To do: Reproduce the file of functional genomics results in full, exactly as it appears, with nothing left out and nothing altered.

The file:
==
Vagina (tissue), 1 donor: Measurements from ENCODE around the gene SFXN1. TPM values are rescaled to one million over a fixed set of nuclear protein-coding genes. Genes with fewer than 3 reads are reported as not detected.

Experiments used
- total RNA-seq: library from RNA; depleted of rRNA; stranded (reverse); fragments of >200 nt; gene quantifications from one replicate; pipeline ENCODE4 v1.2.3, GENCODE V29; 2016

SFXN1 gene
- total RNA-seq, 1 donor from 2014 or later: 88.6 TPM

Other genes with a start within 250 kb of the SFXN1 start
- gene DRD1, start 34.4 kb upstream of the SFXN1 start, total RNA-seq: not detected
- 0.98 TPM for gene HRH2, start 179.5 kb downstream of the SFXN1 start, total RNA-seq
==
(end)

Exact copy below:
Vagina (tissue), 1 donor: Measurements from ENCODE around the gene SFXN1. TPM values are rescaled to one million over a fixed set of nuclear protein-coding genes. Genes with fewer than 3 reads are reported as not detected.

Experiments used
- total RNA-seq: library from RNA; depleted of rRNA; stranded (reverse); fragments of >200 nt; gene quantifications from one replicate; pipeline ENCODE4 v1.2.3, GENCODE V29; 2016

SFXN1 gene
- total RNA-seq, 1 donor from 2014 or later: 88.6 TPM

Other genes with a start within 250 kb of the SFXN1 start
- gene DRD1, start 34.4 kb upstream of the SFXN1 start, total RNA-seq: not detected
- 0.98 TPM for gene HRH2, start 179.5 kb downstream of the SFXN1 start, total RNA-seq